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Gov. John Bel Edwards (D-La.) is beginning his first term as governor by slamming taxpayers with a smorgasbord of tax hikes in order to close the Pelican State’s projected $700 million shortfall by June 2016. Nine of the tax increases proposed by Gov. Edwards, which are listed below, would directly hit consumers and five of them would take effect as soon as April 1st:

  1. Personal Income Taxes- it would apply to income earned in 2016
  2. Sales Taxes- increases from 4 cents a dollar to 5 cents
  3. Tobacco Tax- the tobacco tax would go from 86 cents per pack to $1.08 per pack
  4. Alcohol Tax- to be determined
  5. Telephone Taxes- jumps from 2-3 percent tax to 5 percent
  6. Federal Tax Deductions- elimination of state tax credit for 100 percent of their charitable contributions and mortgage interest payments and replaced by a tax credit that covers 50 percent of those expenses 
  7. Short-term Rental and Online Travel Services Tax- The existing tax on hotel rooms would extend to short-term rental services. It varies across the state, but in New Orleans it’s 13 percent. 
  8. Rental Car Tax- 3 percent tax
  9. Internet Sales Tax- normal sales tax rates put in place by the local government where you make your purchase would apply


Many of the tax hikes proposed disproportionately harm low-income families who can least afford it, small businesses that are the engine of job creation, and would make state revenues more volatile. Take the tobacco tax increase put forward by Gov. Edwards. Not only do cigarette taxes disproportionately burden low income resident, as the average income of smokers is far below that of the general populace, tobacco taxes are a unstable and decline source of revenue. Increasing the state’s reliance on tobacco tax revenues will only make budgeting more difficult and will likely set the stage for further tax hikes down the road, as revenue projections are missed. Only three out of the 32 state tobacco tax increases passed between 2009 and 2013 have met or surpassed initial revenue projections.

In addition to looting Louisiana taxpayer for more of their hard-earned income, Gov. Edwards also wants to export the tax burden to tourists and travelers by imposing an online travel services tax and rental car tax hike. In a state that relies heavily on tourism, these taxes would have a noxious impact on the Louisiana economy. Research demonstrates that online travel companies increase direct business for hotels, which subsequently boosts commerce for local businesses. Cornell University’s Center for Hospitality Research found that hotels showcased on an online travel site saw a 7.5 to 26 percent increase in direct bookings not made through a third party. Imposing higher taxes on those who utilize online travel agents will deter some potential tourists from visiting the Pelican State.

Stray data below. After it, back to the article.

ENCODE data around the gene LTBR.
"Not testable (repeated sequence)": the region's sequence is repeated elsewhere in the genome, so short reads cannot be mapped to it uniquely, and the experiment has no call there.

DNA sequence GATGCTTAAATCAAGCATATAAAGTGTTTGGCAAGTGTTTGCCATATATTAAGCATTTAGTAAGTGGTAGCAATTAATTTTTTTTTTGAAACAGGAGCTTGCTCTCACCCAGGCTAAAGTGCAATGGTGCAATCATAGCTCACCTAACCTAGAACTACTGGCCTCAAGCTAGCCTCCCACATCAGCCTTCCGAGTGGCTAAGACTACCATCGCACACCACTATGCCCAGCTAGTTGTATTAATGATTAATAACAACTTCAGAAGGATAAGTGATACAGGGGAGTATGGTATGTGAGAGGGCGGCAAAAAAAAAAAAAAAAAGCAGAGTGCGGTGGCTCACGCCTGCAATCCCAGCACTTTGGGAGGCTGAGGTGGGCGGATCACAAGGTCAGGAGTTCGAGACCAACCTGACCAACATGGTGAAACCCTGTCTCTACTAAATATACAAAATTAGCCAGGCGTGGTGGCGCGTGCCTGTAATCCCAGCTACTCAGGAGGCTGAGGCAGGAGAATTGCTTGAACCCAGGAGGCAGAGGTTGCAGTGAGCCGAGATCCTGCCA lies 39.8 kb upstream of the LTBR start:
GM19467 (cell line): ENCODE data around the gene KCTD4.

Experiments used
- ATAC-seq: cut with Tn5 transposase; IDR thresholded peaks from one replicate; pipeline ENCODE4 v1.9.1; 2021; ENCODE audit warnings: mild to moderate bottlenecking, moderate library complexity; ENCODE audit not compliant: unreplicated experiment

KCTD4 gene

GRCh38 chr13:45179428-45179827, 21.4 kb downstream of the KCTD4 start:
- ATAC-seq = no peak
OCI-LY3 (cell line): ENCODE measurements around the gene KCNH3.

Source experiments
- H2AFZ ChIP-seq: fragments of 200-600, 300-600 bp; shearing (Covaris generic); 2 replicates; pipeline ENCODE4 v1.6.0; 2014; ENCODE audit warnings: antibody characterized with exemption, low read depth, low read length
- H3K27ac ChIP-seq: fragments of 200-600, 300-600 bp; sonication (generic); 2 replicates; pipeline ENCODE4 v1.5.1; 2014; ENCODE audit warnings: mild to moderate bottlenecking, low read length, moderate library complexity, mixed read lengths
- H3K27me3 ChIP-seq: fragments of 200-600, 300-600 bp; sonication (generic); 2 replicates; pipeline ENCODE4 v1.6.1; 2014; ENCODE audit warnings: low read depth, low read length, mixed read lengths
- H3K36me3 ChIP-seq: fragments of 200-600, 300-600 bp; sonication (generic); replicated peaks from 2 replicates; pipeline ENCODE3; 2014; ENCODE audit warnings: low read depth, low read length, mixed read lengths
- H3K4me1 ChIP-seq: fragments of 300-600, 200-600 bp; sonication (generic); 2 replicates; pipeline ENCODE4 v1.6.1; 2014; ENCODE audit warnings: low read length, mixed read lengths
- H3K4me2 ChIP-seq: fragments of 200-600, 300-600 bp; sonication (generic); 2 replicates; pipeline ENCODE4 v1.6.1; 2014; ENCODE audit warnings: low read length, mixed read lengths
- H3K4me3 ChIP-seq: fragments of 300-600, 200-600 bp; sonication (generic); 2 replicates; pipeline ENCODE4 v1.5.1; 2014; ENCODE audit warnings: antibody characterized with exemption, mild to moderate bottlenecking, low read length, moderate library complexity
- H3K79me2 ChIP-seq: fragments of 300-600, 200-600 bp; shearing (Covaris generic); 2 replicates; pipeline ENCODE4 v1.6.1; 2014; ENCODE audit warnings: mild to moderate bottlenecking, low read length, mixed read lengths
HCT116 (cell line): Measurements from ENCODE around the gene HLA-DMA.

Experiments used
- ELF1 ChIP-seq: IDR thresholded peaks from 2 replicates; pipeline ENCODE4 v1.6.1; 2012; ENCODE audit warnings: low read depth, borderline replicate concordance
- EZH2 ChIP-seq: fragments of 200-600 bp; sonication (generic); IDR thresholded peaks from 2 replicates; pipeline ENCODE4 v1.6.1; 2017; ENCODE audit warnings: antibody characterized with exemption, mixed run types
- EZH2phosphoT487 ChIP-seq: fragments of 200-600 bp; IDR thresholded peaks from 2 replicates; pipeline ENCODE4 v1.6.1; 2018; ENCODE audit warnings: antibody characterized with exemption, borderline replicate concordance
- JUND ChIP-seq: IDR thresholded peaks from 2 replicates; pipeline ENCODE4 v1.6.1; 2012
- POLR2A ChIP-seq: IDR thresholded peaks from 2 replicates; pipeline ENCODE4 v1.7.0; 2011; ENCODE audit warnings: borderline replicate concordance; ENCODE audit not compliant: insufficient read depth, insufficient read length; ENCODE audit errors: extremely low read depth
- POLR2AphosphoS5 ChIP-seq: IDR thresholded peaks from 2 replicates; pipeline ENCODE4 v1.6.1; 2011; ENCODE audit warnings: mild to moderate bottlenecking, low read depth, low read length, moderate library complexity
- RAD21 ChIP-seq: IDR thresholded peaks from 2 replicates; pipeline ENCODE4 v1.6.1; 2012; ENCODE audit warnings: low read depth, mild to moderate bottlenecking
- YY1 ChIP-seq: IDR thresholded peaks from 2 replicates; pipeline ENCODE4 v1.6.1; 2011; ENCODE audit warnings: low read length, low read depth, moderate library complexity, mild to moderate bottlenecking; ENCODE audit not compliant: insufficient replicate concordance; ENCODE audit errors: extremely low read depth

Gov. Edwards belief that his proposed rental car tax hike would only hit out-of-state visitor is belied by the facts. Given the rental car industry’s primary business deals with replacement vehicles, a majority of the rental car tax hike would be endured by Louisianans. Studies also indicate that rental car tax hikes negatively impact the local economy. A study commissioned by the National Business Travel Association found that a rise in rental car taxes are associated with a reduction in the number of patrons and the average number of days rented, as tourists tend to offset the increased cost of their rental by walking, using public transportation, or by choosing to dine out less.

According to Governor Edwards his proposal is not a budget plan that he wanted to unveil in his second week of office. But he did it anyway.

“This is not the budget plan I wanted to bring in my second week in office, but these problems are bigger than our state has ever seen,” Edwards said. “Raising taxes would not be my first, second or even third option when seeking to fill the state’s budget shortfall, but when the facts change, so do your options.”

That Gov. Edwards has begun his tenure by proposal a massive tax increase should come as no surprise to those who were familiar with his record in the state legislature. As ATR’s Patrick Gleason pointed out in Forbes shortly after Edwards election, Louisiana taxpayers are looking at a rough next four years. After being hit with over 20 federal tax increase in just the last six years, the last thing Louisianans need are for legislators in Baton Rouge to pile on with more job-killing tax hikes at the state level.